to bother persistently with petty annoyances; trouble: Don't pester me with your trivial problems.
Obsolete. to overcrowd.
Origin of pester
1530–40; perhaps aphetic variant of empester,impester to tangle, encumber (though pester is found earlier than these 2 words) < Middle Frenchempestrer to hobble, entangle < Vulgar Latin*impāstōriāre to hobble, equivalent to im-im-1 + pāstōri(a) a hobble, noun use of Latinpāstōrius of a herdsman or shepherd + -āre infinitive suffix (see pastor); aphetic form apparently reinforced by pest (cf. -er6)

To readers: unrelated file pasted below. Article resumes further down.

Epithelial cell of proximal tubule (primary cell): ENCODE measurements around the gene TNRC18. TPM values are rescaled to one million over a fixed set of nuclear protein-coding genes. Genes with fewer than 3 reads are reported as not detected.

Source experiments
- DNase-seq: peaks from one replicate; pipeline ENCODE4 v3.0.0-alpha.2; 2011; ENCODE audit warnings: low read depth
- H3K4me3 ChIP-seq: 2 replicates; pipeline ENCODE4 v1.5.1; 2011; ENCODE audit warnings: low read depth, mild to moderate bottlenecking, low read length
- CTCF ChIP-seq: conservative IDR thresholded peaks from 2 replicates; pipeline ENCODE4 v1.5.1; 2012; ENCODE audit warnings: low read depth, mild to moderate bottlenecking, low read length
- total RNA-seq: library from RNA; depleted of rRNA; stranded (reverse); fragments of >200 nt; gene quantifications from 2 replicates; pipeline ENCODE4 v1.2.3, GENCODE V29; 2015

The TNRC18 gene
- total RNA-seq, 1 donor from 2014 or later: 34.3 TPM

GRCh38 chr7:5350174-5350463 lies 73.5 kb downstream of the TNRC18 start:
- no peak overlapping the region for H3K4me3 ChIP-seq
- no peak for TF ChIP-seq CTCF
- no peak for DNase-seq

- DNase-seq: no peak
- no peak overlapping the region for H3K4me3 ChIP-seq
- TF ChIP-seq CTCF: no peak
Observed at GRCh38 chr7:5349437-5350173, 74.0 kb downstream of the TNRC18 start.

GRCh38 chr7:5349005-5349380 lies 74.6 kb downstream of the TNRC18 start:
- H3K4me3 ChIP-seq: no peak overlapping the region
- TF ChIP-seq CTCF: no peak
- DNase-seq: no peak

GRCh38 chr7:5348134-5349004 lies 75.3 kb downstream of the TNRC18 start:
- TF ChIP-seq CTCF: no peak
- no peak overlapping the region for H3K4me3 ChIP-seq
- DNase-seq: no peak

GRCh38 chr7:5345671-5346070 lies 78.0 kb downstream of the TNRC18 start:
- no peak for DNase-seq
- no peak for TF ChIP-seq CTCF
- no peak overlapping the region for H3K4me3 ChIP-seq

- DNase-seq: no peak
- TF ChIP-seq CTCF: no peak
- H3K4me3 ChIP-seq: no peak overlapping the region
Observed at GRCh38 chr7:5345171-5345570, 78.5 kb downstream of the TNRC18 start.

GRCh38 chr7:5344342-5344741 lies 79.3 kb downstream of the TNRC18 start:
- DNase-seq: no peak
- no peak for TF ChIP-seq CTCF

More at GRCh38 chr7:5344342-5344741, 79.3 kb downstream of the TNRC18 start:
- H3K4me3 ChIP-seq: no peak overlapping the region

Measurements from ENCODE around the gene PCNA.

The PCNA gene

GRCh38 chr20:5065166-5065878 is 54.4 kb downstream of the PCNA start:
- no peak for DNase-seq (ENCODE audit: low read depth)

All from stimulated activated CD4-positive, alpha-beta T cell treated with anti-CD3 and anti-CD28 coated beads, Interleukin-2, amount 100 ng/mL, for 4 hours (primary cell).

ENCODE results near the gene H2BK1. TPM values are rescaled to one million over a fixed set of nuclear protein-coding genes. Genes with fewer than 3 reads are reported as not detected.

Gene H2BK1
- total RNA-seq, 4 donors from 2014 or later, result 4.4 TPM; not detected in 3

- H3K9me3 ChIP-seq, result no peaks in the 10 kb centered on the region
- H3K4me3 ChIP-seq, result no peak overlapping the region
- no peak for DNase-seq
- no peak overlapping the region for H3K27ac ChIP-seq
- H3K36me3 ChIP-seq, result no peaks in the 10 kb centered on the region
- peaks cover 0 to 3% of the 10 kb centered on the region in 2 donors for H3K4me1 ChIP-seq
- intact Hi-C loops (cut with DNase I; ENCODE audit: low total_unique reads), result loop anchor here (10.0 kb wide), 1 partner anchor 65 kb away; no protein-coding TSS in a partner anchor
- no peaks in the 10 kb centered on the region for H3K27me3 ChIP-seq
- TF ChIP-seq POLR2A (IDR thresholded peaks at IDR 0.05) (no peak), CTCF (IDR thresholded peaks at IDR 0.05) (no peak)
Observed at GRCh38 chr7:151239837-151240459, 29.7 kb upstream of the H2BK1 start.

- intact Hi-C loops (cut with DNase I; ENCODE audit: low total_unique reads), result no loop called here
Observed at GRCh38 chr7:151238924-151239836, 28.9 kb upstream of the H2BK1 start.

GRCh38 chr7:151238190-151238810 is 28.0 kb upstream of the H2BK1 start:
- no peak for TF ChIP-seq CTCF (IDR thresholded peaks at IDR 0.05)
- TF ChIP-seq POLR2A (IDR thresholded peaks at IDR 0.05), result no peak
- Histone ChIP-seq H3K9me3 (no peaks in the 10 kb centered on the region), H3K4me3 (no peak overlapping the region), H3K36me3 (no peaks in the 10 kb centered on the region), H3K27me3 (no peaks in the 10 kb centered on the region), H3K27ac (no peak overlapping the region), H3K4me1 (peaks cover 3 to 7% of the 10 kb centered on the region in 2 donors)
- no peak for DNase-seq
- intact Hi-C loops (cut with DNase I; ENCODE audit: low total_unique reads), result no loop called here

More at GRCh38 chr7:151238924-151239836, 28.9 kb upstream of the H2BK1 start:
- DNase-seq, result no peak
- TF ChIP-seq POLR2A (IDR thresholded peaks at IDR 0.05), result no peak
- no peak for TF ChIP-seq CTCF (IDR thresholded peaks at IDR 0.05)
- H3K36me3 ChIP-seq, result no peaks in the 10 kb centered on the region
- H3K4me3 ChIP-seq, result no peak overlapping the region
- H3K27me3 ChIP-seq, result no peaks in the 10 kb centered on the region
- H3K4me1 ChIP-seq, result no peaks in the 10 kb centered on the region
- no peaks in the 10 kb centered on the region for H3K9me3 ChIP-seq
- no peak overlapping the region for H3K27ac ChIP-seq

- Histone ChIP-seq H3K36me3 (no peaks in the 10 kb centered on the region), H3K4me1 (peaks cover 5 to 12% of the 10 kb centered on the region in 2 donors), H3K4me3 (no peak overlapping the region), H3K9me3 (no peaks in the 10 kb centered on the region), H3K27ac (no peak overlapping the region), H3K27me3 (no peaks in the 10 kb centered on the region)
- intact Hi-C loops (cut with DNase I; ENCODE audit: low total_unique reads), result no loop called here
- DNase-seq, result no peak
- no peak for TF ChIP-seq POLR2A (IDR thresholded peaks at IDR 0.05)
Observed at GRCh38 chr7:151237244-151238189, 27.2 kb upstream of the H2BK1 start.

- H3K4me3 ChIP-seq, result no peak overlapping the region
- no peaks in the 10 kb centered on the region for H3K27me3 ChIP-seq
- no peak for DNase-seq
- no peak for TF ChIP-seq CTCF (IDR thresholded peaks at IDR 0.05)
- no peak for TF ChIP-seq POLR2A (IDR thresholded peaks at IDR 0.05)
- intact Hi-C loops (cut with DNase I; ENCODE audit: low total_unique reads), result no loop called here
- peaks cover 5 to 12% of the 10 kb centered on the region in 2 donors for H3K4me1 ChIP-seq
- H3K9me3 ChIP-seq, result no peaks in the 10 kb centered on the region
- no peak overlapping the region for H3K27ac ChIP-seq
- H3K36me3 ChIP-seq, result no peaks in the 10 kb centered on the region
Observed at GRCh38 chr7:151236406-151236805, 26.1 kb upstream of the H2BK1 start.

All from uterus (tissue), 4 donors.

Related formspes·ter·er, nounpes·ter·ing·ly, adverbpes·ter·some, adjectiveun·pes·tered, adjective
C16: from Old French empestrer to hobble (a horse), from Vulgar Latin impāstōriāre (unattested) to use a hobble, from pāstōria (unattested) a hobble, from Latin pāstōrius relating to a herdsman, from pastor herdsman
1520s, "to clog, entangle, encumber," probably a shortening of Middle French empestrer "place in an embarrassing situation" (Modern French empêtrer, Walloon epasturer), from Vulgar Latin *impastoriare "to hobble" (an animal), from Latin im- "in" + Medieval Latin pastoria (chorda) "(rope) to hobble an animal," from Latin pastoria, fem. of pastorius "of a herdsman," from pastor "herdsman" (see pastor (n.)). Sense of "annoy, trouble" (1560s) is from influence of pest. Related: Pestered; pestering.